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Big in ag: Harvest & input worries

  • 01

    The dust is really flying in the nation's midsection this week as farmers take advantage of the dry, warmer-than-normal weather to knock a chunk out of their corn and soybean harvest.


  • 02

    Though corn harvest is closer to the normal pace, farmers made the greatest progress in soybeans this past week, and that trend continued this week, with more farmers in places like Iowa knocking out soybeans.

  • 03

    The weather's been great for farmers harvesting corn and beans so far in the Corn Belt, but the drought that's further southwest is starting to creep into the region.

  • 04

    One issue some farmers are facing this fall is downed corn. Grant Kimberley's corn fell victim to a major wind storm this summer and he's taking some extra steps this fall to get as much of his crop out of the field as he can.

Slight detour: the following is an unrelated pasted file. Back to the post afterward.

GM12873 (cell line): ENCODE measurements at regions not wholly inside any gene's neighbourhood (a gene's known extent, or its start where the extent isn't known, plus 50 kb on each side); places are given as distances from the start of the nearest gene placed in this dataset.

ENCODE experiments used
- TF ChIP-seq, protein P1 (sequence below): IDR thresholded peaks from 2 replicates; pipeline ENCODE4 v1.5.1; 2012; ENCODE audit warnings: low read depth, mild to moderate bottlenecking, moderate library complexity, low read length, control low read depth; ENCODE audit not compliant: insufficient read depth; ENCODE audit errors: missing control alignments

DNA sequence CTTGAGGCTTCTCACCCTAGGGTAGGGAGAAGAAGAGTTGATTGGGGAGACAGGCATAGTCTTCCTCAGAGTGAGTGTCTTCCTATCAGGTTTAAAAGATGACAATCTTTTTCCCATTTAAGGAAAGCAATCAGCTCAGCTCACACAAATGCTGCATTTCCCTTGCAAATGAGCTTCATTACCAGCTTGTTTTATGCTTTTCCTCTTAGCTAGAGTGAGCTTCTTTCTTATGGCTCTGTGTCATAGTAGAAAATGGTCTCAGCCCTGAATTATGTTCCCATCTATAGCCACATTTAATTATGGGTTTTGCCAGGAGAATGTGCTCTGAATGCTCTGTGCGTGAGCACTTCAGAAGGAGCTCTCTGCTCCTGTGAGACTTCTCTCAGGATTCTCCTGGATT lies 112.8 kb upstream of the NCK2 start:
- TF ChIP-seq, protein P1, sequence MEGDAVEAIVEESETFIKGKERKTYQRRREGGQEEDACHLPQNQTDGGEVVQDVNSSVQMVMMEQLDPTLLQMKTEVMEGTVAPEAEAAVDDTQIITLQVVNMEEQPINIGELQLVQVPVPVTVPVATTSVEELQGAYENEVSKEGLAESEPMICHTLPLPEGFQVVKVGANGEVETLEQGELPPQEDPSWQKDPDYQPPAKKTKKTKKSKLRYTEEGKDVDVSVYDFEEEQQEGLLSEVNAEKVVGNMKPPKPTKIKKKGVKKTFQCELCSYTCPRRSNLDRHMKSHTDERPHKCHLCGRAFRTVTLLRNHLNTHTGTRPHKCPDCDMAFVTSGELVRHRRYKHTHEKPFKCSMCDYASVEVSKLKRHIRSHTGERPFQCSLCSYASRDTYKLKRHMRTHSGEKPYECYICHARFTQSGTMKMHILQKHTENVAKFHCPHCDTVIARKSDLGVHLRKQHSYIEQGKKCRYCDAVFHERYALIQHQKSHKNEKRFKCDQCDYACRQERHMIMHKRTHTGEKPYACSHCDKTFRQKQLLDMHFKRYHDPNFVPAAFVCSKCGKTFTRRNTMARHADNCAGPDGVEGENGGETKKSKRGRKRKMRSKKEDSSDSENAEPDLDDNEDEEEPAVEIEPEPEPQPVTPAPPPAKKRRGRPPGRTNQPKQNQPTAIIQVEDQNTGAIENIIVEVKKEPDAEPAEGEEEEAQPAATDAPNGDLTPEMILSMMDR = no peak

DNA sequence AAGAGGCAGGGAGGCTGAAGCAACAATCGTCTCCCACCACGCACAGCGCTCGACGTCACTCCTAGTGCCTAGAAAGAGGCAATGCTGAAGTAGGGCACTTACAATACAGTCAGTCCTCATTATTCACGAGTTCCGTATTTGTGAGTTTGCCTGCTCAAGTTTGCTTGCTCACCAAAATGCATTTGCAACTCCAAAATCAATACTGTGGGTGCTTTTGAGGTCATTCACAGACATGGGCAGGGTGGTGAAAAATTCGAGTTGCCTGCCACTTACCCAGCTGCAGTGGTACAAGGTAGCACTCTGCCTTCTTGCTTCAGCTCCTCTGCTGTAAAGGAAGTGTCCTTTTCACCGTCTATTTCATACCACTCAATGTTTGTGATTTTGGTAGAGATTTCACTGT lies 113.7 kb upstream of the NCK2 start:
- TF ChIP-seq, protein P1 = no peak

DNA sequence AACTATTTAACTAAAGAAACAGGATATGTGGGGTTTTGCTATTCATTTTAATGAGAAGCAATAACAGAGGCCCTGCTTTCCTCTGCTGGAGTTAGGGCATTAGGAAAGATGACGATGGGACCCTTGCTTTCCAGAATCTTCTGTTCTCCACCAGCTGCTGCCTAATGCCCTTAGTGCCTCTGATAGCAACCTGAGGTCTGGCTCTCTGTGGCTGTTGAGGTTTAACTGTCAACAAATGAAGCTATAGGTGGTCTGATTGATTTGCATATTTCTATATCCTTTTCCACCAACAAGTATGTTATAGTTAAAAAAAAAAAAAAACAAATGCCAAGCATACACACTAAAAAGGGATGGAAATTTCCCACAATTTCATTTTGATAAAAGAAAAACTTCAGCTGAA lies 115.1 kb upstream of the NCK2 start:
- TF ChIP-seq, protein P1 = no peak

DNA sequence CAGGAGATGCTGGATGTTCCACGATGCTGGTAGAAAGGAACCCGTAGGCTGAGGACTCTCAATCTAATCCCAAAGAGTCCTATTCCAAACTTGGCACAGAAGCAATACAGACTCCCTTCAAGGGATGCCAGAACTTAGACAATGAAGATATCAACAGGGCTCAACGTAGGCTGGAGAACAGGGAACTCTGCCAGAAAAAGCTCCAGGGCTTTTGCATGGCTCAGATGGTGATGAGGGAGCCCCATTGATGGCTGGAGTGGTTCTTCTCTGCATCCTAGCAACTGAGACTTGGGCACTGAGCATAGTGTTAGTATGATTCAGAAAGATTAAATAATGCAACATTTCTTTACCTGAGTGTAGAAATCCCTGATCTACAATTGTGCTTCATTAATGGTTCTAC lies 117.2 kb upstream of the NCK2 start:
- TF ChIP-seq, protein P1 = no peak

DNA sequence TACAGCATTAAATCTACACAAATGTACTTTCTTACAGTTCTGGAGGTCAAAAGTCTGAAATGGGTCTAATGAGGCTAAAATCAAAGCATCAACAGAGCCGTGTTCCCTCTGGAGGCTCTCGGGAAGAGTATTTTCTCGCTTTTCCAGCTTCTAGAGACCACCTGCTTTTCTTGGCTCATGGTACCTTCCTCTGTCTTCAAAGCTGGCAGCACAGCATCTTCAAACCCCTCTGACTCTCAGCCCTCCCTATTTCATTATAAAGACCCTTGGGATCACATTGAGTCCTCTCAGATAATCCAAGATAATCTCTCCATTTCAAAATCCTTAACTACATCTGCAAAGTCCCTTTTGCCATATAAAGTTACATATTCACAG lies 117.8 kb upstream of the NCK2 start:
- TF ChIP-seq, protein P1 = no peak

• 05

    With such great harvest weather lately, it's sent the grain markets mostly lower this week. And, that bearish weather outlook isn't going away too soon, says Freese-Notis Weather, Inc., meteorologist Craig Solberg.

  • 06

    The dry, warm conditions out there that are helping move harvest along at a quick clip and the resulting lower grain markets have some farmers worried about whether that will throw off the balance sheet for input costs.

  • 07

    But, is the current bearish tone of the markets good for the livestock side of the industry? Mike McGinnis caught up with Iowa Secretary of Agriculture and northwest Iowa farmer Bill Northey this week and posed him that question.

  • 08

    What will the October 12 USDA Crop Production report do to the markets? The report that's usually quite a market-mover could see a considerable adjustment in corn and soybean harvested acreage, yield and consequently, stocks numbers.

  • 09

    Meanwhile, recent grain stocks numbers show that there's more corn and soybeans on hand around the U.S., and those higher numbers, as well as the corresponding slide in grain prices last week, could be enough to bring back global demand that slipped earlier in the year.

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